- Open Access
Symmetric positive solutions of higher-order boundary value problems
© Luo; licensee Springer. 2014
- Received: 31 October 2013
- Accepted: 20 March 2014
- Published: 3 April 2014
We study the higher-order boundary value problems. The existence of symmetric positive solutions of the problem is discussed. Our results extend some recent work in the literature. The analysis of this paper mainly relies on the monotone iterative technique.
- higher-order boundary value problems
- symmetric positive solutions
- monotone iterative technique
where is an integer, is continuous, , are nonnegative constants, , . may be singular at , (and/or ). If a function is continuous and satisfies for , then we say that is symmetric on . By a symmetric positive solution of BVP (1.1) we mean a symmetric function such that for and satisfies (1.1).
In recent years, many authors have studied BVP (1.1), they only considered that f is nondecreasing or nonincreasing in u, or the boundary condition depends only on derivatives of even orders; see [1–8] and references cited therein. To the best of the author’s knowledge, there is no such results involving (1.1). In this note, we intend to fill in such gaps in the literature.
The organization of this paper is as follows. After this introduction, in Section 2, we state the assumptions and some preliminary lemmas. By applying the monotone iterative technique, we discuss the existence of symmetric positive solutions for (1.1) and obtain the main results in Section 3.
Remark 2.1 The set P is not a cone as it is not closed.
Throughout this paper, we assume the following:
It is easy to see that the function f satisfies assumptions (H1) and (H2). In fact, if , there exists constant λ with such that .
Now, we present several lemmas that will be used in the proof of our results. By routine calculations we have the following results.
where are defined by (2.1).
where , .
where are defined by (2.1). It is clear that u is a solution of (1.1) if and only if u is a fixed point of T.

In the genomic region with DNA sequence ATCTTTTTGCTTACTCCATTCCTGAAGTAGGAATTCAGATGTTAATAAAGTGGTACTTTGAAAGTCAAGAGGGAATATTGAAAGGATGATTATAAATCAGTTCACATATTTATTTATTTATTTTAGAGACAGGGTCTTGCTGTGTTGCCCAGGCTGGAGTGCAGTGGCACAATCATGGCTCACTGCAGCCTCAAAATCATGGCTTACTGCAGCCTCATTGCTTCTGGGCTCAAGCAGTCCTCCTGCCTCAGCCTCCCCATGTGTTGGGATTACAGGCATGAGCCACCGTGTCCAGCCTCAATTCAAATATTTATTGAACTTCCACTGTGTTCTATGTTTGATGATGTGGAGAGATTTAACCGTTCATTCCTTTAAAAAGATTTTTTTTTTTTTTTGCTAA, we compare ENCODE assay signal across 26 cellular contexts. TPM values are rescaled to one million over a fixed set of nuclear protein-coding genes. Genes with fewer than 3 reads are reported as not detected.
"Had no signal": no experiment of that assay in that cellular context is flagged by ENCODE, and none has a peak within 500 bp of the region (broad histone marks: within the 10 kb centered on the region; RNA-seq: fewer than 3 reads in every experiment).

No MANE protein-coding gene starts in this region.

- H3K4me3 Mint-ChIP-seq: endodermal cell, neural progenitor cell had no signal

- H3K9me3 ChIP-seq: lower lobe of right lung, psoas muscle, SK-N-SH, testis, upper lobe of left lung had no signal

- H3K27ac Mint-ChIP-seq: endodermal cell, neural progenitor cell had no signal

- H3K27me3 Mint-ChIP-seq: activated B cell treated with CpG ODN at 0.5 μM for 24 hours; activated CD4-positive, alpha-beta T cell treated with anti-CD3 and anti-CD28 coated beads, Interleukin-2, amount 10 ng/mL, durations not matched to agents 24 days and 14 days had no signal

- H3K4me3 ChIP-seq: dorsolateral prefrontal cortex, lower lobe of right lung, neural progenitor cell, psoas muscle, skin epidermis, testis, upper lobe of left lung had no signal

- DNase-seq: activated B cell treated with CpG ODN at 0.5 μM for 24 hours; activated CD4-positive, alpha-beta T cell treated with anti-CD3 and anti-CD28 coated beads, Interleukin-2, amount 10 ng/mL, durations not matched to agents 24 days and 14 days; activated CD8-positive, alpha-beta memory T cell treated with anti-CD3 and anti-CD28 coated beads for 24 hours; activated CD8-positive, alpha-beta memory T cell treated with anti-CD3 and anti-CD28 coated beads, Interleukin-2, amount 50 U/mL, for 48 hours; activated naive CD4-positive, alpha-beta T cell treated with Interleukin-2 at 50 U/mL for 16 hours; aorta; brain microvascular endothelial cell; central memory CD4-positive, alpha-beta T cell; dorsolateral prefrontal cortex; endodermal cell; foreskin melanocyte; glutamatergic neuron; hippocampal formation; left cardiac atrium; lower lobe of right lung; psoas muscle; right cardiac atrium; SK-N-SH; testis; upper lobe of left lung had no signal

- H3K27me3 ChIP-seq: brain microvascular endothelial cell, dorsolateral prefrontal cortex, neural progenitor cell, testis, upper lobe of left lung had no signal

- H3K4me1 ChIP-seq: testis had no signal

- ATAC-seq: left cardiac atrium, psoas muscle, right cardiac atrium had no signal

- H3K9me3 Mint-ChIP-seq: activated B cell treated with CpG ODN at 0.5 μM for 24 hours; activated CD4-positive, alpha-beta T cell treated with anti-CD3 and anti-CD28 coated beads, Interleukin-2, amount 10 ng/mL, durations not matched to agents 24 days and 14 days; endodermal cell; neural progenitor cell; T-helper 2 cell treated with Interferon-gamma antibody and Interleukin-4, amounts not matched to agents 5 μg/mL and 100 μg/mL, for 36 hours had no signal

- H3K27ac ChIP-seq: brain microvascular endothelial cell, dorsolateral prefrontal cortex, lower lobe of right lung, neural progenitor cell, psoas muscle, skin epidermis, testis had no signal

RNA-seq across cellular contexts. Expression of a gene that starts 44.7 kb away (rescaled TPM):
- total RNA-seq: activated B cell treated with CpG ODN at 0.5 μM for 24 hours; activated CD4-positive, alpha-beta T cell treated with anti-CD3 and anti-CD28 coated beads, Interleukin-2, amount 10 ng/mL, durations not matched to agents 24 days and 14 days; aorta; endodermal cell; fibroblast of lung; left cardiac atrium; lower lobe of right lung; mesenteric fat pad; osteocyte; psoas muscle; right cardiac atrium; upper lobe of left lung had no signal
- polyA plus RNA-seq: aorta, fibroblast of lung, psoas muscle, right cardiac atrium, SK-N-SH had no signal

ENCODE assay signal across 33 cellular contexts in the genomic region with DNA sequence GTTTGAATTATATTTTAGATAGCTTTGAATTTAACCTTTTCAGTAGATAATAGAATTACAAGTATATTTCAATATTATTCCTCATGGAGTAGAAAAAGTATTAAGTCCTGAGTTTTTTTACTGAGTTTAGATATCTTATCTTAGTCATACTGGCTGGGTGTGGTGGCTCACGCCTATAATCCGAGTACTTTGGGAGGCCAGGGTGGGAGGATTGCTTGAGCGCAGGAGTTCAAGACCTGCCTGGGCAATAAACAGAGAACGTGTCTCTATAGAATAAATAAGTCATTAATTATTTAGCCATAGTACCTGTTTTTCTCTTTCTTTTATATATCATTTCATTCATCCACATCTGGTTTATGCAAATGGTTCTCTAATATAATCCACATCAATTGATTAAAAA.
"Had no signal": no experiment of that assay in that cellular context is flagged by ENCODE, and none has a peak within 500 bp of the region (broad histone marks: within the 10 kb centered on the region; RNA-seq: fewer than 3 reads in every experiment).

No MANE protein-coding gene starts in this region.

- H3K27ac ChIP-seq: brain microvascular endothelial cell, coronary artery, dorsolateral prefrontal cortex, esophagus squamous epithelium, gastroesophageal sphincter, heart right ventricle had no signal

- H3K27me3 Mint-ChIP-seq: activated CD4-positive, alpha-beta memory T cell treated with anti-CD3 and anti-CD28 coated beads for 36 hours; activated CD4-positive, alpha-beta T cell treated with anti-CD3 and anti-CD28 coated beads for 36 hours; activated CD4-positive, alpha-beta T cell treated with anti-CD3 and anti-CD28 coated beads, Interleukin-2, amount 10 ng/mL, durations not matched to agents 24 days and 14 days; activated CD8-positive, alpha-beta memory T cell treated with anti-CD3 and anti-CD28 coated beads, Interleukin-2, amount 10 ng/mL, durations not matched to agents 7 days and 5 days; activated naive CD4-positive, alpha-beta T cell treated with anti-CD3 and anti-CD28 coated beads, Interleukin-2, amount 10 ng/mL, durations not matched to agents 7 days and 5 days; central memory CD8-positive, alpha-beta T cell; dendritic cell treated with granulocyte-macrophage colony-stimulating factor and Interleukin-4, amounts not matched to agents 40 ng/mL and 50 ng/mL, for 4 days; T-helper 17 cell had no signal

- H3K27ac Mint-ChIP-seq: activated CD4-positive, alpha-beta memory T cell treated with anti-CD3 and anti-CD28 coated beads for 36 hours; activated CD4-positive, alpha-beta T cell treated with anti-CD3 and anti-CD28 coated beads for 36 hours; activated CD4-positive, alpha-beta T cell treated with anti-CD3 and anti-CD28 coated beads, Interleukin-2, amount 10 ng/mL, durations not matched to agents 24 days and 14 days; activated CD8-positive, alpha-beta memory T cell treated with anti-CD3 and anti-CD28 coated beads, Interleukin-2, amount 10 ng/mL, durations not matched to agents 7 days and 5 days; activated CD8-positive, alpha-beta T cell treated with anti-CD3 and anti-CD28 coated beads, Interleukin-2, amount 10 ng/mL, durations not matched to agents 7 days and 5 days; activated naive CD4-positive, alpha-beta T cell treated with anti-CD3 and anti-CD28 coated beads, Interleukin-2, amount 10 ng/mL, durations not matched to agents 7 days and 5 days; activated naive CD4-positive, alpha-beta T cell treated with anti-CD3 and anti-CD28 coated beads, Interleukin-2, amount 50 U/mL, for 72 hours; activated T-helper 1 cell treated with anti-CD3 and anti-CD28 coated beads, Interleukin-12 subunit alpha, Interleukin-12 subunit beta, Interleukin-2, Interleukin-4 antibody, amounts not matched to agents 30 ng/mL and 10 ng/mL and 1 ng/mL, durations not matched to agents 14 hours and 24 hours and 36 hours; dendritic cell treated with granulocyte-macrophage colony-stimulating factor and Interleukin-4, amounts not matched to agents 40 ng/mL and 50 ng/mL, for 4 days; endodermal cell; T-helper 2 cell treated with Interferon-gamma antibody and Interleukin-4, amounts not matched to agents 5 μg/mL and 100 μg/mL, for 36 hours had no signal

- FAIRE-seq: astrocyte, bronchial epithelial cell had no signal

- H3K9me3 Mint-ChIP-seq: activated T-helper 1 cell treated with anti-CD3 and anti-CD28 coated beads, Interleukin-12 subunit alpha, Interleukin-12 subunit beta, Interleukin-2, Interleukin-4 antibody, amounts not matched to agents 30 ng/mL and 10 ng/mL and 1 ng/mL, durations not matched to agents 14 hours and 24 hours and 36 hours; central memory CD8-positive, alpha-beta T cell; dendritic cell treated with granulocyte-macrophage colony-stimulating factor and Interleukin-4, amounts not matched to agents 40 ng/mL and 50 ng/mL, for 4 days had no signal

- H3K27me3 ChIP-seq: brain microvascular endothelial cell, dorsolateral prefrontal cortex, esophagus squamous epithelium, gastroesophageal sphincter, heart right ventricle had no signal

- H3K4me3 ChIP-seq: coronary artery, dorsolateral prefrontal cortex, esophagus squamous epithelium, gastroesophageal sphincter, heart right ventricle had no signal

Theorem 3.1 Assume (H1)-(H3) hold. Then BVP (1.1) has at least one symmetric positive solution.
Claim 3.1 is completely continuous and nondecreasing.
Thus, it follows from (3.3) and (3.4) that , and so . Next by a standard method and the Ascoli-Arzela theorem one can prove that is completely continuous, we omit it here. From (H2), it is easy to see that T is nondecreasing in u. Hence, Claim 3.1 holds.
In fact, since . So, from (3.5) and noting that , . From (3.6), we have and .
Since and T is nondecreasing, by induction, (3.8) holds.
which implies that there exists such that (3.9) holds, and Claim 3.2 holds.
Letting in (3.7), we obtain , which is a symmetric positive solution of BVP (1.1), and this completes the proof of the theorem. □
Theorem 3.2 Assume (H1), (H2′) and (H3) hold. Then BVP (1.1) has at least one symmetric positive solution.
Claim 3.3 is completely continuous and nonincreasing.
The proof of Claim 3.3 is similar to the proof of Claim 3.1, so this is omitted.
From (3.15), (3.17), (3.18), and noting that is nondecreasing, by induction, (3.12) holds.
From (3.20) and (3.21), there exists such that (3.13) holds, and Claim 3.4 holds.
Letting in (3.11), we obtain , which is a symmetric positive solution of BVP (1.1), and this completes the proof of the theorem. □
where for , , , .
It is easy to see that function satisfies (H1) and (H3). If , there exists constant λ with such that , so (H2) is also satisfied. Therefore, from Theorem 3.1, (3.22) has at least one symmetric positive solution.
Research supported by the Scientific Research Fund of Hunan Provincial Education Department (13C319).
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